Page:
Schmidt-----------------------------.269------------.382---------.531
    Pos. 3b-----------------------------.264------------.336---------.403
    Points over others at his position--- + 5------------ + 46-------+ 128

    ------------------------------------Ba.-------------OBA-------- Slg.
    Ruth-------------------------------.347------------.482---------.708
    Pos. RF----------------------------.305------------.378---------.457
    Points over other RF's----------- + 42---------- + 104------- + 251

    As one can see Ruth was far more dominant over a long period. Do we diminish his lead over the others in Slugging because he was one of the few going for the long ball. OK we can consider that. But what about his 42 points over other RF's in batting average, thats hugh and there were a good number of outfielders who were not swinging for the fence as often as Ruth. Yet he puts a 42 point gap between himself and them in batting average.
    More impressive, Ruth the slugger going for the long ball hits for 56 points over the league, full of contact hitters, .347 Ruth, .291 league.
    Last edited by Bill Burgess; 03-22-2006, 07:37 AM.

    Leave a comment:


  • Bill Burgess
    replied
    Originally posted by 538280
    Plus, it has long been my opinion intensive research on a single player can blind your objective senses.
    Would you say the same thing about a scientist who confined their research to a small area, like viruses. Would that blind them to other things, or simply give them deeper knowledge about their subject.

    I would think any biographer would disagree with you. Were Smelser/Creamer "blinded to other players"?

    Was Walter Johnson's grandson, who wrote his biography, (it took him 20 years) blinded to other pitchers? Or did his research make him more aware of other players of the era?

    In researching Ty, I found it absolutely necessary to research the Babe at the same time. And I ended up researching all their supporters, to give me deeper insight. And I had to research their peers, like Jackson, Speaker, Johnson, Collins, Crawford, Veach, etc.

    And the research on the sports writers led me to compile a sports writers index, the only one I'm aware of, and is now posted on SABR's site. Over 600 guys, with a chronology of their careers.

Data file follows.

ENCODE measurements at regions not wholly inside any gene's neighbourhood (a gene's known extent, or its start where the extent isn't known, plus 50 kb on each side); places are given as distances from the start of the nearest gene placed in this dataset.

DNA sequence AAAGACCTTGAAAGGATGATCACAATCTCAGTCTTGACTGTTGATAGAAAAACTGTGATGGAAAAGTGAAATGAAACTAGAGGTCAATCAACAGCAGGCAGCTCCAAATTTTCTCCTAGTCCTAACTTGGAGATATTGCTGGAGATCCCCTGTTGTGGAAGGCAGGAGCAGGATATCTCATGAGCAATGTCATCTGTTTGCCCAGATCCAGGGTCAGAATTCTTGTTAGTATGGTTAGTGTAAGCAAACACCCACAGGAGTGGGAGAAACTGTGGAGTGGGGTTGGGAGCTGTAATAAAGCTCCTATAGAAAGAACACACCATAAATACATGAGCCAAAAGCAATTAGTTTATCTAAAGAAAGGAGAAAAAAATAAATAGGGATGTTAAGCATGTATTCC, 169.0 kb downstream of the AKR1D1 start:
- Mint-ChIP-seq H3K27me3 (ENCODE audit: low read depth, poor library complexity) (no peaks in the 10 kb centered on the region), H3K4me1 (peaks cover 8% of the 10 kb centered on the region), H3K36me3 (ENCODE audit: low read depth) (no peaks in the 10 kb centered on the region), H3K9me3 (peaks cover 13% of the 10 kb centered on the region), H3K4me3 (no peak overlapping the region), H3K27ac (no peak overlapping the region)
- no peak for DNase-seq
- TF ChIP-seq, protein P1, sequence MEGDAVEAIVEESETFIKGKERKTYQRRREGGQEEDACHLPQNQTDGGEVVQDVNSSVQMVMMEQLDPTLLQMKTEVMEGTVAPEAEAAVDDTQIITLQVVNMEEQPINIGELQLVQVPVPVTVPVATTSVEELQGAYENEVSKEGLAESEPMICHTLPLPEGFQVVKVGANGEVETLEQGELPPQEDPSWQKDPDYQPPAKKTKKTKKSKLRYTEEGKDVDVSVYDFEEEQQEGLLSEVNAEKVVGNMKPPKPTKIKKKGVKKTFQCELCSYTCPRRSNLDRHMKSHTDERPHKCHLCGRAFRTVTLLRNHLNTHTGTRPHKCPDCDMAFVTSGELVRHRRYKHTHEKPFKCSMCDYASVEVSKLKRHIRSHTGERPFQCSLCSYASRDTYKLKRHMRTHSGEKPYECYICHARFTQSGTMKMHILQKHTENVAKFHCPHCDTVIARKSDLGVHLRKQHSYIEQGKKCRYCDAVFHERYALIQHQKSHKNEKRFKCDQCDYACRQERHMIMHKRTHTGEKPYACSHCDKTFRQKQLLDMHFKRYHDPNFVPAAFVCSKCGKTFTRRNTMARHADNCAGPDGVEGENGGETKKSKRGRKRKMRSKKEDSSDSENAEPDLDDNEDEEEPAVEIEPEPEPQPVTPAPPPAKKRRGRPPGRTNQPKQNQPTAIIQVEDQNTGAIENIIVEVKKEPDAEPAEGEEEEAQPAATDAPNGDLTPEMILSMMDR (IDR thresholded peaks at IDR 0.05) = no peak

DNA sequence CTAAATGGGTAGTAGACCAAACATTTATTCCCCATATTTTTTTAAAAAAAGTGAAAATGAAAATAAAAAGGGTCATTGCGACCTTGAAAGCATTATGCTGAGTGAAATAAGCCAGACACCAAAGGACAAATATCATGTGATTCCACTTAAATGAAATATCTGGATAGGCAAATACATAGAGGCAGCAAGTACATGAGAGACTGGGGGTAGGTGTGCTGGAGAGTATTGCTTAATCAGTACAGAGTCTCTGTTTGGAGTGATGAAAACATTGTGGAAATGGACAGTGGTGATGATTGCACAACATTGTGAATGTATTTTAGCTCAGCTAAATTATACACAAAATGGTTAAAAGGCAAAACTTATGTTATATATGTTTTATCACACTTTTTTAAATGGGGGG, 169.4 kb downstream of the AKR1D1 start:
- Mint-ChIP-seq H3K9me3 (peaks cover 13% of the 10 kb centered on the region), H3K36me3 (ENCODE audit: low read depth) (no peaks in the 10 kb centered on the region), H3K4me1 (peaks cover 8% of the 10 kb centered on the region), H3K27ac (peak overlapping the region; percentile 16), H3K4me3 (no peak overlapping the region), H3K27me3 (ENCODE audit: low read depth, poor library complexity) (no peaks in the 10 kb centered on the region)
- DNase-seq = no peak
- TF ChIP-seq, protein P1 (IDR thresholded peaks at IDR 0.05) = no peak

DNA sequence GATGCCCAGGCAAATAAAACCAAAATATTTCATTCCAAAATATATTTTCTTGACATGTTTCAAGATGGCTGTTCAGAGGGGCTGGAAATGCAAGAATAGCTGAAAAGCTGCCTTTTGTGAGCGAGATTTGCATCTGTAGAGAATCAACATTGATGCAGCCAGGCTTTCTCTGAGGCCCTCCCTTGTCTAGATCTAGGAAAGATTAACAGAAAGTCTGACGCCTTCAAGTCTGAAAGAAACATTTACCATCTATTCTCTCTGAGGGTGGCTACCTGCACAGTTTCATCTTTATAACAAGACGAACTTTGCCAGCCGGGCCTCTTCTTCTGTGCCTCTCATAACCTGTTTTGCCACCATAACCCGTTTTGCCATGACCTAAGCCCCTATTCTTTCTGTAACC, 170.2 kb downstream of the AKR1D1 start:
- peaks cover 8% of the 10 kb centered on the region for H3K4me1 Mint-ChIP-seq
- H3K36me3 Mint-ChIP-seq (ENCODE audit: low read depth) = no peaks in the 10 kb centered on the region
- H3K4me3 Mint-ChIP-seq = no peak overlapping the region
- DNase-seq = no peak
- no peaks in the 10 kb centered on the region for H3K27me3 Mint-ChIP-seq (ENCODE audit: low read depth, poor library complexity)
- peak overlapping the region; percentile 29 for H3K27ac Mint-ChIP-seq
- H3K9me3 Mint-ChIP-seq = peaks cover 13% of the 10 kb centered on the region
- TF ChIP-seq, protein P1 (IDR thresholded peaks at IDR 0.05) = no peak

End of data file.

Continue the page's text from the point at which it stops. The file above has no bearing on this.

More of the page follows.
Still think my objective senses are "blinded"? Just curious.

    My original decision to study the "Cobb Consensus", eventually led me to an overall study of baseball history, by studying the credentials of all the "witness supporters" of Ty/Babe.

    Sometimes, honest research leads to related areas, and the researcher goes subject to subject, like a bee to flowers, extracting the substance where ever it leads you.

    Just one more of your ill-considered remarks.

    Bill
    Last edited by Bill Burgess; 03-21-2006, 07:38 PM.

    Leave a comment:


  • ElHalo
    replied
    Originally posted by 538280
    EH, I've told you this a number of times, and you'll probably never understand it. But, you know why you (and most historians really) don't think the 70s and 80s stars are any good? Because the league was so strong.
    Yes, you've said it before, and no, it's not true at all. In much the same way that you could easily name 15 NBA players today who would be better than all but the top 5 of ten years ago, some times talent comes in waves. The 70's and 80's were a particularly low ebb in baseball.

    Leave a comment:


  • 538280
    replied
    Originally posted by csh19792001
    That's a very good question, and I'm the answer is "yes", even if Chris is unwilling to freely admit it. He has an axe to grind with people that think batting average is important, so he takes arguments with guys who hit for poor averages to extremes to try to make his point.
    I'm not against guys with high averages, I don't think BA is completely meaningless. I just end up advocating mostly low average guys because they're the ones who I think are underrated, and I pull for the guys who I think are underrated, naturally.

    Leave a comment:


  • csh19792001
    replied
    Originally posted by ElHalo
    Do you actively have something against guys who can hit for a good average?
    That's a very good question, and I'm the answer is "yes", even if Chris is unwilling to freely admit it. He has an axe to grind with people that think batting average is important, so he takes arguments with guys who hit for poor averages to extremes to try to make his point.

    Leave a comment:


  • Sultan_1895-1948
    replied
    Originally posted by 538280